Floating Offshore Windfarm in the United States

Luke Kiely

The objective of this thesis is to compare the levelized cost of energy (LCOE) of a planned fixed-base windfarm to a theoretical floating wind farm in the United States. Multiple sub-structures and energy transportation methods will be explored for the floating windfarm to find the optimized model to compare to the fixed-base windfarm.

Improving the Pathfollowing Capabilities and User Interface of Webb Institute’s ASV
Kevin Becker

Autonomous surface vessels (ASV) have traditionally been expensive, and proprietary. This makes it difficult for schools or research institutions with small budgets to gain access to any maritime robotics tools. This thesis will continue the work of Isaac Kremers (’17), Nicholas Ratinaud (’18), and Max Haland (’21) by assessing and improving the path following capabilities and user interface of the autonomous surface vessel.

An Investigation of the Optimal Design of an Allam-Fetvedt Cycle
Kevin O’Keefe and Gracie Schmitz

With growing environmental concerns around the globe, there has been an increase in the number and intensity of emissions regulations. As a result, new advancements in power generation have focused on reducing emissions while maintaining a high efficiency. One promising advancement is the Allam-Fetvedt Cycle developed by 8Rivers and NETPower. The objective of this thesis is to identify the design and configuration of the Allam-Fetvedit cycle that results in the highest thermal efficiency.

Modeling and Robust Optimization of Slurry Flow using the
Delft Head Loss and Limit Deposit Velocity Model
Christopher Harris

The goal of this thesis is the modeling and robust optimization of variable speed pumps in a slurry system.

Automation of the Creation of Marine Electric One Line Diagram Drawings
Kyle Oliver

The goal of this thesis is to create a program that automates the creation of a One Line Diagram drawing for any marine electrical plant.

Case Study on a Fully Electric Repowering of a Small Craft
Rudy Caligure and Nathan Johnson

The goal of this thesis is to create a fully-electric repowering package for a 50ft workboat owned by the Chesapeake Bay Foundation. This repowering package will include all the required information for the Chesapeake Bay Foundation to carry out this repowering in the future as they hope to transition their fleet to cleaner energy solutions.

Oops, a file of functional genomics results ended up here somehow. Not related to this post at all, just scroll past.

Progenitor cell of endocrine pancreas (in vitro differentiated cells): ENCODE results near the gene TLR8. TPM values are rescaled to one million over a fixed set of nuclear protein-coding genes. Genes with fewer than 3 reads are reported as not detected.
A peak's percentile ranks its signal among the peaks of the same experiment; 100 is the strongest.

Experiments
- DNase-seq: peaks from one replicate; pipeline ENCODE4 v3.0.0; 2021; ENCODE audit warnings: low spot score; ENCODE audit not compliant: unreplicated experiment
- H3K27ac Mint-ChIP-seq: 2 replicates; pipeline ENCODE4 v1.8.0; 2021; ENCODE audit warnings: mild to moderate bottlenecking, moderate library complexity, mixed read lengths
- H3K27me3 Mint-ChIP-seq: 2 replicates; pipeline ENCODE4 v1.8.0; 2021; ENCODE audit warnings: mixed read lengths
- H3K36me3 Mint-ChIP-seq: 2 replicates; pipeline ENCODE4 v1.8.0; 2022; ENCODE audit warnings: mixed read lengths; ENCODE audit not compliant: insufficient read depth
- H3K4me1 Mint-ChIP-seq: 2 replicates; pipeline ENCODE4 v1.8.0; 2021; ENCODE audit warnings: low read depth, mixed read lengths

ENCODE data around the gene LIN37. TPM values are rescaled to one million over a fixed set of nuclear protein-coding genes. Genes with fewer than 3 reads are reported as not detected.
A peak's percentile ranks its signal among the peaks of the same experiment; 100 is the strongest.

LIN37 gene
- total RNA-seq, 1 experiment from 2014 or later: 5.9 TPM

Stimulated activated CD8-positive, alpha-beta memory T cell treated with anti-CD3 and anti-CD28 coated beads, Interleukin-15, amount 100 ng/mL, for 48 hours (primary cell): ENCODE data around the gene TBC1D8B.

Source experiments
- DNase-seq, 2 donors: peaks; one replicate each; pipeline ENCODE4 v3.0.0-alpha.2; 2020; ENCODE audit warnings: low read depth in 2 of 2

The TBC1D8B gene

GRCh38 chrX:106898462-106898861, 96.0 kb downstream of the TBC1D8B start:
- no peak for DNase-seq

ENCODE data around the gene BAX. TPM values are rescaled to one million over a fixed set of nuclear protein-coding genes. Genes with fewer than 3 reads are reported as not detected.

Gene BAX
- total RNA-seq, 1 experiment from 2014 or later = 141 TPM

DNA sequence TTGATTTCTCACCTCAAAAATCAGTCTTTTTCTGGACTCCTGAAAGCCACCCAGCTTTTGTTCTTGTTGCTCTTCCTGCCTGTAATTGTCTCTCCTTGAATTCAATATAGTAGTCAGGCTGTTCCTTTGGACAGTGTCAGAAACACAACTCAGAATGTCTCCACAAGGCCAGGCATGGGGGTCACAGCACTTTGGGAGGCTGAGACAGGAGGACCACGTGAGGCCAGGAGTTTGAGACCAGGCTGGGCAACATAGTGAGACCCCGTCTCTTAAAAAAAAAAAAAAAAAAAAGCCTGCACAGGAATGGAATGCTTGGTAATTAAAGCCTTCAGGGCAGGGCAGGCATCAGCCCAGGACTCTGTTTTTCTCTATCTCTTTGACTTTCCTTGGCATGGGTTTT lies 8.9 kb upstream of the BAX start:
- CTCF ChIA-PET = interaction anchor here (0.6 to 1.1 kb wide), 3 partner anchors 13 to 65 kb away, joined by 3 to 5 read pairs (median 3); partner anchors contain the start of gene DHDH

Analysis of the Hydrodynamic Performance of a Hydrofoil in an Unsteady Velocity Field
Flora Grilli

The goal of this thesis is to analyze the hydrodynamic performance of a foil advancing in an unsteady velocity field close to the free surface. More specifically, a computational fluid dynamics model is used to simulate a two-dimensional NACA 0012 section at some finite distance below the free surface, while waves are generated at the free surface. The performance of the hydrofoil is analyzed by recording the lift to drag ratio of the foil in various environmental and operating conditions. The model used in this analysis is LilyPad.

Motion Response of a Tension Leg Platform (TLP) in Incident Waves
Ioana Mirica

The goal of this thesis is to determine the hydrodynamic response of a tendon leg platform offshore wind turbine through potential flow analysis. The thesis is completed using DVNGL’s software, HydroD, and integrated potential flow solvers, Wadam and Wasim. Results are validated using a TLP model with results from Juska and Lindyberg (2021).

Reverse Engineering a Vessel’s Hydrostatics to Generate the Hull Geometry
Jonas Armstrong

The objective of this thesis is to generate a three-dimensional computer model of a vessel’s hull using data from the readily-available hydrostatic tables required by regulations.

The Design, Build and Test of an Oscillating Water Column Wave Energy Converter
Sasha Kritsuk and Juliette Lehman